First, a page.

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Guioa acutifolia



Botanical Name

Guioa acutifolia Radlk.

Radlkofer, L.A.T. (1879) Actes du Congres International de Botanistes ... Amsterdam for 1877: 81. Type: Port Denison, E. Fitzalan; Rockingham Bay, J. Dallachy; Mossman River, W.Hill..

Common name

Tamarind, Glossy; Northern Guioa; Sharp Leaf Guioa; Glossy Tamarind


Usually flowers and fruits as quite a small tree.


Leaflet stalks quite short and swollen at their junction with the compound leaf rhachis. Leaflet blades about 5.5-17.5 x 1.8-6.5 cm, much paler on the underside. Lateral veins forming loops inside the blade margin. Foveoles inconspicuous, generally no more than one per leaflet near the base.


Calyx lobes about 1.5-2.5 mm long. Petals small, much smaller than the calyx. Each petal with a 2-lobed scale on the inner surface. Stamens eight. Disk green, complete or incomplete.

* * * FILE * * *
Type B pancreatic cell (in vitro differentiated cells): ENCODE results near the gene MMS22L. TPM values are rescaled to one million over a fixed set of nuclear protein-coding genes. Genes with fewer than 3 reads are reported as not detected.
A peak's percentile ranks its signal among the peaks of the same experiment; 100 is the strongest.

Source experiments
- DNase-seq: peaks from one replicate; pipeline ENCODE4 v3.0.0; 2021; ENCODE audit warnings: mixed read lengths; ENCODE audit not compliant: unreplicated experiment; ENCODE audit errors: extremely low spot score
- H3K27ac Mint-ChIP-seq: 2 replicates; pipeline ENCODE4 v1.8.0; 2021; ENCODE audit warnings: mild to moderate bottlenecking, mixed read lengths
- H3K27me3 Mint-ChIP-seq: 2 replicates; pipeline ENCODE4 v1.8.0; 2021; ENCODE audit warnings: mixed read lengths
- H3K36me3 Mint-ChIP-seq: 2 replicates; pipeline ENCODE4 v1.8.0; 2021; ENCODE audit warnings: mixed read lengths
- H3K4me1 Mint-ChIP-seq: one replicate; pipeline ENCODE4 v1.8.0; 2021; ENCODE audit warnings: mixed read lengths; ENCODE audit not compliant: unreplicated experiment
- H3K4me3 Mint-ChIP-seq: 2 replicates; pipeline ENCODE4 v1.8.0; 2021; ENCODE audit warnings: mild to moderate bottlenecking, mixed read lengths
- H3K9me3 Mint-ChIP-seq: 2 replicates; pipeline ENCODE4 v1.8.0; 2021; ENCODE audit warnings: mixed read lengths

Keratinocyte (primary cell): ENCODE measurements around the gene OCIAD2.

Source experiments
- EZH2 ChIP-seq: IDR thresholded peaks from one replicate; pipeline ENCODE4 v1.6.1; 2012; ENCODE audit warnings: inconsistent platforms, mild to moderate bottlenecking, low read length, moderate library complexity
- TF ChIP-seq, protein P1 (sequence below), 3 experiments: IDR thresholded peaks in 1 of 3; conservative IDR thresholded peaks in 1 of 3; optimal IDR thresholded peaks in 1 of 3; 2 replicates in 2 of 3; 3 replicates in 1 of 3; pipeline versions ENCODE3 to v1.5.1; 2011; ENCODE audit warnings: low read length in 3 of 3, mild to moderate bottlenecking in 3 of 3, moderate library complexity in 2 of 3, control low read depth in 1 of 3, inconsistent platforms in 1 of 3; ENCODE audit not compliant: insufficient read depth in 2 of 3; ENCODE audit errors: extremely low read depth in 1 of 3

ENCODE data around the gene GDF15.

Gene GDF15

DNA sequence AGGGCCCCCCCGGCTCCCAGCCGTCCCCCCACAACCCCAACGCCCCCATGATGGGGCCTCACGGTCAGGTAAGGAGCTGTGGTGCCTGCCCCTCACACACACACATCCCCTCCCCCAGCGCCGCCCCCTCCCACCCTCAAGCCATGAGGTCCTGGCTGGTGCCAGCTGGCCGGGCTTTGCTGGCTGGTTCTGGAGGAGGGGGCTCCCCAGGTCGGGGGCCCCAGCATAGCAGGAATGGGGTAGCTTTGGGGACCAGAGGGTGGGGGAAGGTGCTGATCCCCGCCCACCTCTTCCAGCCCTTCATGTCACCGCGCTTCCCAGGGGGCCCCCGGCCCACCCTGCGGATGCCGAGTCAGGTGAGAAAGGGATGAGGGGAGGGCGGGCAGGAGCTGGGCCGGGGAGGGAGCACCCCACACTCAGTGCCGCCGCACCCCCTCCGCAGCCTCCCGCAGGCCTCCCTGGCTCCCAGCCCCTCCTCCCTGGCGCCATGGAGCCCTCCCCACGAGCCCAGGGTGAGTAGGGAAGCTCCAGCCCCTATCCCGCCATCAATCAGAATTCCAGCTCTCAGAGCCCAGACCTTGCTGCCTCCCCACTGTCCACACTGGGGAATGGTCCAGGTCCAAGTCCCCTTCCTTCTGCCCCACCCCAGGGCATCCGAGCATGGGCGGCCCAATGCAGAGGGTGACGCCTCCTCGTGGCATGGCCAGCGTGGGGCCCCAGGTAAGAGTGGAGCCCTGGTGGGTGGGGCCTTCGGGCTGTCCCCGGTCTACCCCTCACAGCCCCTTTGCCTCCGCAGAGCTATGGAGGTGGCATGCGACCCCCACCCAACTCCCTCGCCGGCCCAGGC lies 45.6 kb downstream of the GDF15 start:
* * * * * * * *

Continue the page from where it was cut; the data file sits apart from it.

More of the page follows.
Capsules 3-lobed, about 10-12 x 12-22 mm overall. Aril completely enclosing the seed. Fruit borne on the branches well back from the leaves or among the leaves.


First pair of leaves with opposite leaflets, margins serrate, petiole and rhachis winged. At the tenth leaf stage: leaflet blades ovate, sessile, margins serrate, teeth fine; leaf blade glabrous or with a few hairs on the upper surface along the midrib; petiole and rhachis of compound leaf winged. Stem glabrous. Rhachis of the compound leaf projecting about 6 mm beyond the final pair of leaflets.

Distribution and Ecology

Occurs in CYP, NEQ and southwards as far as south-eastern Queensland. Altitudinal range from sea level to 1100 m. Grows in various types of rain forest and wet sclerophyll forest. This species is favoured by disturbance and is a characteristic species in rain forest regrowth particularly where it is advancing into wet sclerophyll forest. Also occurs in New Guinea.

Natural History

Host plant for butterflies: Prosotas nora auletes, P.dubiosa dubiosa, Rapala varuna simsoni and Nacaduba berenice berenice. Also possibly Udara tenella. Larvae of these species were observed to feed on buds. ( Bob Miller, 2010).





Shrub (woody or herbaceous, 1-6 m tall)




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